There are still many traditional annual events in Japan. Many Japanese people choose to celebrate these annual events with their families. Recently, many foreign tourists have enjoyed such events. Through one of these events you can get a good idea of Japanese culture. This article details these annual events.
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New Year events
Annual events for the New Year are the biggest in Japan. From the end of the year the following events take place annually.
Joya no kane
“Joya no kane” is an annual event held at Buddhist temples. At midnight on December 31st the priests ring the big bells of the temple 108 times. There are seemingly 108 anxieties to humans. The meaning behind the ringing of bells is to drive away those feelings.
“Toshi-Koshi soba” are noodles customarily eaten on December 31st. The Japanese eat long noodles in the hope that they will lead a fortunate life.
“Hatsumode” is one’s first visit of the year to a shrine or temple. In the New Year, every shrine and temple is crowded with many people making these visits.
“Setsubun” is a traditional event to drive away evil. It will be held in early February. People throw beans at home while chanting “Oni-wa-soto, fuku-wa-uti,” meaning “Out with demons! In with good luck!”
“Hanami” is cherry blossom viewing, which can be held in spring when cherry blossoms are in full bloom. Every year, many people enjoy eating and drinking under the cherry trees.
“Tanabata” is a festival held on July 7, or in some areas August 7. According to Chinese folk, the
Weaver Star (Vega) and the Cowherd Star (Altair) love each other. But they are separated by the Milky Way. They can meet only once a year on this day. Japanese people write their wishes on elongated paper, tie them to branches of bamboo and decorate them.
“Obon”, or the bon festival, is one of the most important yearly events for Japanese people. Bon Festival is an event to comfort the spirit of the deceased. Normally, Obon is held from August 13th to 15th. In some areas, it is held from the 13th to 15th of July.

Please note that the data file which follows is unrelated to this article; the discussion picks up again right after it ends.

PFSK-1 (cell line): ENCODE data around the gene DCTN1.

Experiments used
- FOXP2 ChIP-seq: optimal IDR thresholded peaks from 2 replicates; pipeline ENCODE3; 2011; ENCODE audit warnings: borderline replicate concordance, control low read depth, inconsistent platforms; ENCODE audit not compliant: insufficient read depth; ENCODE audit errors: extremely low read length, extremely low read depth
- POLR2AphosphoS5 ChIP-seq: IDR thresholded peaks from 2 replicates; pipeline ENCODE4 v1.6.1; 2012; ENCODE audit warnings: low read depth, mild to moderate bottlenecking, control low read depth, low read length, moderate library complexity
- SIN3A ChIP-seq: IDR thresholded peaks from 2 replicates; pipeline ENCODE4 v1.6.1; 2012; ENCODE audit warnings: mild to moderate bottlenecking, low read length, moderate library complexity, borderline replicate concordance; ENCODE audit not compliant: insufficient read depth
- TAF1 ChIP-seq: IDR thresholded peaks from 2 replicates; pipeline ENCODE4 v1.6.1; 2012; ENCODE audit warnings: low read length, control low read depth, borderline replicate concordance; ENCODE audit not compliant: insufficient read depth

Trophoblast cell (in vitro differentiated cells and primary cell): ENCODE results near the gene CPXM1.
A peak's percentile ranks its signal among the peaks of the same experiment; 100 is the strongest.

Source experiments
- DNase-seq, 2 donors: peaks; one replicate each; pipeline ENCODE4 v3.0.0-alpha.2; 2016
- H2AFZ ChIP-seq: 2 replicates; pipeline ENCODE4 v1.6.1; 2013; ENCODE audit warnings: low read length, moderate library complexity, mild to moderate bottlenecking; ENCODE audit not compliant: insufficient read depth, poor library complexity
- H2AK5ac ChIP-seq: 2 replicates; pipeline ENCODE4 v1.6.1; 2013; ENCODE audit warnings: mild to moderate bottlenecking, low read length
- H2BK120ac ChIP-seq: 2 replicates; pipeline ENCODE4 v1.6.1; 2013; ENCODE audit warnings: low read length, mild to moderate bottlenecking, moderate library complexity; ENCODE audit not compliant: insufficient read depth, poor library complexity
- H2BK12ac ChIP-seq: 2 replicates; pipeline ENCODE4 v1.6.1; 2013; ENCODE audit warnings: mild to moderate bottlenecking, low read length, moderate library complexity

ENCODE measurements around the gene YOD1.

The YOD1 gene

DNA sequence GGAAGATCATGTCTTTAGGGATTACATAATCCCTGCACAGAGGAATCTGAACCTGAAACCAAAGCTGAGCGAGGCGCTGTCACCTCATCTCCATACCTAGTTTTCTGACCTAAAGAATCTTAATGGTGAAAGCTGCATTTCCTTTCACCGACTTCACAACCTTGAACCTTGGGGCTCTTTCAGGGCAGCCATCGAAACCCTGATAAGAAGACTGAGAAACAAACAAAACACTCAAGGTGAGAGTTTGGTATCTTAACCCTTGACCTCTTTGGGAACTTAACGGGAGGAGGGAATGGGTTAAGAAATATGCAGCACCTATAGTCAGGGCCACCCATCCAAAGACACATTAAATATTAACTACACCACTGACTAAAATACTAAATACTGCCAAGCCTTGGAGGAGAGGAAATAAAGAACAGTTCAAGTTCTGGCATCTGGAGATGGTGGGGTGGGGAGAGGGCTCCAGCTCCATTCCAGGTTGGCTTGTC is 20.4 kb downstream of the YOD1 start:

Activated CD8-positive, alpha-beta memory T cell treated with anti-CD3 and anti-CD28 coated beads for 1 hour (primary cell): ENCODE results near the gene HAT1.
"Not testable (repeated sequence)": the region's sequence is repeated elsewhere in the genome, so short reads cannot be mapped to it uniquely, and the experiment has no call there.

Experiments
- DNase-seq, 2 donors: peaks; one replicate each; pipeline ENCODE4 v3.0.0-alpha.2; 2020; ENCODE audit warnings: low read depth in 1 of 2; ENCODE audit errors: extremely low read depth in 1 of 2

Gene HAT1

It is believed that the spirit of the deceased comes back to their home during the Bon Festival.
People use fire in various ways to greet the deceased’s spirit and send it off again. During this period, people often gather in the town and enjoy dancing at night.
“Shichigosan” is a children’s event held around November 15th. Bring the children to the shrine and pray for the children to grow up safely. Three year old boys and girls, five year old boys, and seven year old girls are eligible. When the event is over, the parents buy a long stick candy called “Chitose Ame” at the shrine and eat at home.
Every year in late November, Christmas illuminations decorate Japanese towns. Christmas music can also be heart around town. On December 24th, children will fall asleep looking forward to what Christmas gifts Santa Claus will give them. Couples will give presents to each other in Christmas spirit. Most Japanese people are not Christians. However, Japanese people incorporate everything new into their own living culture.
Thank you for reading to the end.